I suspect it’s not uncommon for a person to look back on the era of his earliest days and deem it the “perfect” time to have been a child; I certainly do. I regularly tell my own children how grateful I am to have been a kid in the 1970s. I say this not out of any particular love of plaid, shag carpet, or disco, but for two rather different reasons.
Firstly, ’70s were obsessed with the weird, the occult, and the apocalyptic. From The Exorcist to Soylent Green to In Search Of, there was clearly something in the air during that decade, something that had a profound effect on my youthful psyche and planted the seeds for many of my lifelong preoccupations. Secondly, the 1970s (at least as I experienced them in suburban Baltimore) was a time when contemporary television programming couldn’t keep up with demand, resulting in lots of reruns of older shows and movies being shown to plug holes in the schedule. The happy consequence of this for me was that I got to see tons of stuff made before I was born – including lots of great horror movies.
My imagination was thus founded on an unholy combination of old school horror films and Me Generation shlock – and I mean that in the best possible way. As a bookish kid with macabre sensibilities (owing perhaps to my being born two days before Halloween), the 1970s provided me with the raw materials needed to fuel my dreams and nightmares for many years to come. This is nowhere more apparent than when I look back on the various vampires I first encountered in those heady days.
To say that I have an abiding interest in the relationship between tabletop roleplaying games and the literary inspirations of their creators is something of an understatement.
Notice, though, that I said “inspirations” rather than another word that frequently gets bandied about when discussing the relationship between literature and RPGs – emulation. I can’t recall precisely when I first heard the term “emulation” used in the context of roleplaying games, but I’d be surprised if it were before the late 1980s. That’s about a decade after I entered the hobby, so my memory is admittedly fuzzy and I could well be mistaken. On the other hand, I heard the term “inspiration” a great deal, most notably in (you knew this was coming!) Gary Gygax’s 1979 Appendix N and the “Inspirational Source Material” found in the 1981 Tom Moldvay-edited edition of Dungeons & Dragons. Back in those days, game creators often talked about the books whose characters, plots, and ideas had fired their imaginations to such a degree that they decided to create a RPG that drew on them; they still do.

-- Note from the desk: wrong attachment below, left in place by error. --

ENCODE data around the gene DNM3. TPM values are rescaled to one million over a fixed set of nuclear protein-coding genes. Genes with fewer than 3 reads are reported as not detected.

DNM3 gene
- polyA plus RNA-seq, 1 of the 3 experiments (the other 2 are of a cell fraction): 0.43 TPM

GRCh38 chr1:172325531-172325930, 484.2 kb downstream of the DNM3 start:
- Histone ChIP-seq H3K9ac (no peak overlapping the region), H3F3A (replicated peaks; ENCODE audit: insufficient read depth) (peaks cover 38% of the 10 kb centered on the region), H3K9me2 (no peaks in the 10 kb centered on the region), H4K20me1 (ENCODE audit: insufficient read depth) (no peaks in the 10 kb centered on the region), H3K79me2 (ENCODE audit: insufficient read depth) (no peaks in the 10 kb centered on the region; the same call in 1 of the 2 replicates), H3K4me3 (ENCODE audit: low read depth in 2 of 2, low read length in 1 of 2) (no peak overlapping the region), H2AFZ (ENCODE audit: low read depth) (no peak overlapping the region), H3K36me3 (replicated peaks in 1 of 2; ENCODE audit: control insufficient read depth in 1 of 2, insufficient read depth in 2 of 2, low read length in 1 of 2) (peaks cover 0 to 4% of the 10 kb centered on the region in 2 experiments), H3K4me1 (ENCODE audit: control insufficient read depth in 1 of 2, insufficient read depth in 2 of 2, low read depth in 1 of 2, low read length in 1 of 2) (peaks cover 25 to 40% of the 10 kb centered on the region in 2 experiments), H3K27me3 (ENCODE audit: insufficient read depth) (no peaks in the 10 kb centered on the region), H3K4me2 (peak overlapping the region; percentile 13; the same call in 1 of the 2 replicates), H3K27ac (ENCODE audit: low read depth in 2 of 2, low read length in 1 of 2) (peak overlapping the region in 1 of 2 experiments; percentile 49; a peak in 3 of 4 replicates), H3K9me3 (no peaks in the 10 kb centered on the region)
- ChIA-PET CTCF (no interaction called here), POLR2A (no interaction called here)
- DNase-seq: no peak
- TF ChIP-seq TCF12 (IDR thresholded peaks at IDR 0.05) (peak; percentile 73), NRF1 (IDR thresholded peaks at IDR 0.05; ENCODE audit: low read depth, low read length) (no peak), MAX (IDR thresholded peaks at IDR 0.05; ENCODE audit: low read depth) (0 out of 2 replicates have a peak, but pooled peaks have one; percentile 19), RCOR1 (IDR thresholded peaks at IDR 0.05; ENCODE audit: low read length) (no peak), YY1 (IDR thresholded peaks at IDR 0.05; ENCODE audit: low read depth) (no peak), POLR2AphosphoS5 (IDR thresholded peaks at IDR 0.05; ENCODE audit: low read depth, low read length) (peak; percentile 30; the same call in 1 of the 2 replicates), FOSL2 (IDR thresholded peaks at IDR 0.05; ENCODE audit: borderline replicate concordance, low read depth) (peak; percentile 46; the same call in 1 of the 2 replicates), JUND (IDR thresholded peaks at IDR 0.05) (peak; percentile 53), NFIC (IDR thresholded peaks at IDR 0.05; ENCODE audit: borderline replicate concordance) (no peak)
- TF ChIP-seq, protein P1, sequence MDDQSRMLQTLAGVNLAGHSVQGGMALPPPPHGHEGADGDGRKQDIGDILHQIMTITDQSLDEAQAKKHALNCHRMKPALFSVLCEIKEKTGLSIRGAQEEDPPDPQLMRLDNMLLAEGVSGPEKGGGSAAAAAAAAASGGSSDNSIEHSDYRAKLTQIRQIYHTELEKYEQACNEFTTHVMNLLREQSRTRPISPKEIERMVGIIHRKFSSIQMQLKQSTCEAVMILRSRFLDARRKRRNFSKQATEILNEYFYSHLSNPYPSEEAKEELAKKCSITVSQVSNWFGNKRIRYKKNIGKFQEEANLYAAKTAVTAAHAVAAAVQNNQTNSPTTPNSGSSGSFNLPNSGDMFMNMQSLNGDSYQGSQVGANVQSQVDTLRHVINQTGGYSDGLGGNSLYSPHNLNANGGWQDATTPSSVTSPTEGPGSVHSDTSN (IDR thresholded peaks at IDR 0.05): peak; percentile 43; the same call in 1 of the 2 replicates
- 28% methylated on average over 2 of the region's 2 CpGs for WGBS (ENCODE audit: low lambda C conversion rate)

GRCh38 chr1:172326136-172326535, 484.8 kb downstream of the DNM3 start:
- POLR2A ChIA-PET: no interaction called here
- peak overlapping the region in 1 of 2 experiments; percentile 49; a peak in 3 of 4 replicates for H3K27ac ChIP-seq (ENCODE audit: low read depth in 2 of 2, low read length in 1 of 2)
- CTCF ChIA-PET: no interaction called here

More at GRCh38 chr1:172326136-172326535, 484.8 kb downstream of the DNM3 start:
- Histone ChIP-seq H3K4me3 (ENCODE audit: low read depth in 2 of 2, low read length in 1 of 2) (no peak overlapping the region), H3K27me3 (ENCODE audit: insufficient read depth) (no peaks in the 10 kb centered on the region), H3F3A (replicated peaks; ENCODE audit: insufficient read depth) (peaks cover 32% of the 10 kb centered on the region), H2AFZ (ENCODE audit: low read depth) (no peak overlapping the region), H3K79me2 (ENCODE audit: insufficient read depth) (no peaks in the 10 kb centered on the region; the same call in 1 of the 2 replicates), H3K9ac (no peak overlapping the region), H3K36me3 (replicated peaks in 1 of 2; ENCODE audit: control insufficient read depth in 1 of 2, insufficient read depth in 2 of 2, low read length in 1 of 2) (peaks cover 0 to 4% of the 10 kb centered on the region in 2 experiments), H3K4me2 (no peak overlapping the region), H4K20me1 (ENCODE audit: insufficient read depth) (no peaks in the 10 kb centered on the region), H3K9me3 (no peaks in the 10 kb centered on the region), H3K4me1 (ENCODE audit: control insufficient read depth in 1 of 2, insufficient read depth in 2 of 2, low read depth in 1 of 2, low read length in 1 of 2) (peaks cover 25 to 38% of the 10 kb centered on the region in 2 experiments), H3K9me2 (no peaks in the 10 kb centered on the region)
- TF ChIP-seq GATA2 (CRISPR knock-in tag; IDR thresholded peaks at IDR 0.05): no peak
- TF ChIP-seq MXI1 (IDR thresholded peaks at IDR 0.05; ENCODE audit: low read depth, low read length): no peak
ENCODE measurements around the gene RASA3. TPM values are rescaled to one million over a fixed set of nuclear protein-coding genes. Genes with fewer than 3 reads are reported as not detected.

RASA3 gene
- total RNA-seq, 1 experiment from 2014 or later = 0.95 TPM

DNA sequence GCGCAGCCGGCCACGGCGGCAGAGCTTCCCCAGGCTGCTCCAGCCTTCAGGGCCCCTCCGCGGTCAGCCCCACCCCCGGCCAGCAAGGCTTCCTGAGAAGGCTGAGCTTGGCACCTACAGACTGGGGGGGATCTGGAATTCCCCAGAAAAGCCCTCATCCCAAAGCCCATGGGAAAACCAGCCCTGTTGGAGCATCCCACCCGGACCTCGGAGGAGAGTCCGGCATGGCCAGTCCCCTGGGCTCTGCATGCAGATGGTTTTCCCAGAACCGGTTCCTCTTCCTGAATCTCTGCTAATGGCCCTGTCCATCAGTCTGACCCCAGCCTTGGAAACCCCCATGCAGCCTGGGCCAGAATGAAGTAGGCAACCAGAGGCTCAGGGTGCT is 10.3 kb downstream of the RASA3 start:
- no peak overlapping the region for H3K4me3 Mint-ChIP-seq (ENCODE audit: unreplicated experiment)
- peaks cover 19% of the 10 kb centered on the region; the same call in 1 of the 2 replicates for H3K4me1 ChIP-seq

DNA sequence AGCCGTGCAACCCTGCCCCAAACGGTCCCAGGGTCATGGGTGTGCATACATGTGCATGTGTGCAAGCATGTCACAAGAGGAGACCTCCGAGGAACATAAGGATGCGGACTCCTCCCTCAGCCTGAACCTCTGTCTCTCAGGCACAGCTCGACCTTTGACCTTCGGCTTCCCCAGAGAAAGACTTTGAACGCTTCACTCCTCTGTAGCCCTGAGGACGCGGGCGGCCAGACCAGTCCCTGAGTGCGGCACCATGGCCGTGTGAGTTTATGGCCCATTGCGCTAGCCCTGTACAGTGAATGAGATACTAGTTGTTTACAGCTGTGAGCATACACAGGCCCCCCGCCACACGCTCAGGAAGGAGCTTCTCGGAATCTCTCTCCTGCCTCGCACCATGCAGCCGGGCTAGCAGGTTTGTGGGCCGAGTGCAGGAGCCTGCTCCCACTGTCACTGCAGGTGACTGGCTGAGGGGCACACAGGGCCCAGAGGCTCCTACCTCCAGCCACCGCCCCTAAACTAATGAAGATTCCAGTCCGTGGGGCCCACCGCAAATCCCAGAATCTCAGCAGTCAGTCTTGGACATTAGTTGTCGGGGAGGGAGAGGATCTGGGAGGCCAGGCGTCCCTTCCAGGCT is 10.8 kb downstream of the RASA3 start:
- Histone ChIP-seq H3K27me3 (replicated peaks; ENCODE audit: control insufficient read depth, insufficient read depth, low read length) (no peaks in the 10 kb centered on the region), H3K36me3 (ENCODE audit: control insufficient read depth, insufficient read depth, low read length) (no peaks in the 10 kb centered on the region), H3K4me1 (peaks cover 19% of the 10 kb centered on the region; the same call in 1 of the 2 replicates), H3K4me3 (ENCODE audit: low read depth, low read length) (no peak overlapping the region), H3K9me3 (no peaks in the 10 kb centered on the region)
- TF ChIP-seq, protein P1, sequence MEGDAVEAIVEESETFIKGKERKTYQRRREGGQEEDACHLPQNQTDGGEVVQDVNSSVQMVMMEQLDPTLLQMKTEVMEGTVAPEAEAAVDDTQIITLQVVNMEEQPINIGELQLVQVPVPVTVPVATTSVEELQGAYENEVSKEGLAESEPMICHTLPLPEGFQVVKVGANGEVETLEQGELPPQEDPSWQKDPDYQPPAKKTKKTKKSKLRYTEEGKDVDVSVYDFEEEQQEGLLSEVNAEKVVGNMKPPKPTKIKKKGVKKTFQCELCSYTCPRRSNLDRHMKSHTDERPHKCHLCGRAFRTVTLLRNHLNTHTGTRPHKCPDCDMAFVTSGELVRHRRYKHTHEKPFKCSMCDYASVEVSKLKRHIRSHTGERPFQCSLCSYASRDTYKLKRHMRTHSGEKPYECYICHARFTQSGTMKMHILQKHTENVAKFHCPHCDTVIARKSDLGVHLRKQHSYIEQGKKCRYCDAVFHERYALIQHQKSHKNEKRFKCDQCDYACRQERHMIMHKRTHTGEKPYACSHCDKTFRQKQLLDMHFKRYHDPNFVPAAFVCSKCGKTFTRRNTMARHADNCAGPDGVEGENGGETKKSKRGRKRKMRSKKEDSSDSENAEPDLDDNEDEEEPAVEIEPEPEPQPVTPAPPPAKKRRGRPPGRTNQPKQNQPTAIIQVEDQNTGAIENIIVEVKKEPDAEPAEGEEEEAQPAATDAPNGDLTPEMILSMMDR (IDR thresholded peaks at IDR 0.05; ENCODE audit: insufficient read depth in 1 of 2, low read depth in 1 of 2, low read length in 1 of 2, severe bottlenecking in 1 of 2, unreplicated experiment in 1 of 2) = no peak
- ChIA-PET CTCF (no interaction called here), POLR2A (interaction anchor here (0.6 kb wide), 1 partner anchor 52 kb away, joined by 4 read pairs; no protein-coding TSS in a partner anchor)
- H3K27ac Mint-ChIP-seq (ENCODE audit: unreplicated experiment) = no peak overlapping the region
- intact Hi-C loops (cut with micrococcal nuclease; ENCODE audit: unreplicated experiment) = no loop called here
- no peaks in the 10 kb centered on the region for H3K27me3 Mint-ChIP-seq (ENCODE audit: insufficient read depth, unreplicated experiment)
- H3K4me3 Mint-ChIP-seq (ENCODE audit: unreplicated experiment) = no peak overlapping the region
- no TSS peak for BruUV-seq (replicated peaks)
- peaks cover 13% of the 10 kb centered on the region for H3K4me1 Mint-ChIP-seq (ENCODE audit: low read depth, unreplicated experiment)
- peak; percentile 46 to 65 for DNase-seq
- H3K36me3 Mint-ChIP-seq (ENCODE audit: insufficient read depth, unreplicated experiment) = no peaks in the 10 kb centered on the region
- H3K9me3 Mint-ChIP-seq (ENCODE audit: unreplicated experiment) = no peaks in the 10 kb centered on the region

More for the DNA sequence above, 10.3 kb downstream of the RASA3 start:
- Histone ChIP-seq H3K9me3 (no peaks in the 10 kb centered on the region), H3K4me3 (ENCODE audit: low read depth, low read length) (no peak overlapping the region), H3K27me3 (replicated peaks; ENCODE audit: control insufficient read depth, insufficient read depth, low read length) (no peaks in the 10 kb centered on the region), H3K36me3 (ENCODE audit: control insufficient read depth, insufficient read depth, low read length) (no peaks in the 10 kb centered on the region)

“Emulation” is something different. It’s one thing, I believe, to create a fantasy roleplaying game inspired by, say, Robert E. Howard’s stories of Conan the Cimmerian, but an entirely different thing to create a roleplaying game intended to emulate the adventures of Conan. Emulation implies a degree of fidelity to its literary sources (at least thematically), as well as some means – whether rules or advice – to ensure that experience of playing the game imitates that source material. An example of what I’m talking about that comes immediately to mind is Chaosium’s Call of CthulhuRPG. While its rules do not explicitly talk about emulation, they do include game mechanics for the loss of sanity that results from encounters with blasphemous tomes and eldritch horrors. The creator of a game that’s merely inspired by some literary source is under no such obligations. After all, inspiration can take many forms, many of which do not include aping one’s sources of inspiration.
I mention all of this as a prologue to a large, more contentious discussion, namely the place of the works of J.R.R. Tolkien in the creation of Dungeons &Dragons.
“Come to me, Arthur. Leave these others and come to me. My arms are hungry for you. Come, and we can rest together. Come, my husband, come!”
There was something diabolically sweet in her tones — something of the tingling of glass when struck — which rang through the brains even of us who heard the words addressed to another. As for Arthur, he seemed under a spell; moving his hands from his face, he opened wide his arms. She was leaping for them, when Van Helsing sprang forward and held between them his little golden crucifix. She recoiled from it, and, with a suddenly distorted face, full of rage, dashed past him as if to enter the tomb.
So does Dr. John Seward describe the encounter between Abraham Van Helsing and newly-risen Lucy Westenra in Chapter 16 of Bram Stoker’s Dracula. I’m not knowledgeable enough in literary vampire lore to be able to say with any certainty that the 1897 novel is the first time we see a bloodsucker recoil from a crucifix, but, even if it’s not, I have little doubt that it was probably the most widely-read and influential example of it. Not only has the novel itself sold untold copies in the English-speaking world alone, but motion picture adaptations, starting with F.W. Murnau’s unauthorized 1922 film, Nosferatu, have added much to the popular conception of “the undead” (to borrow Stoker’s own coinage) – and how to combat them.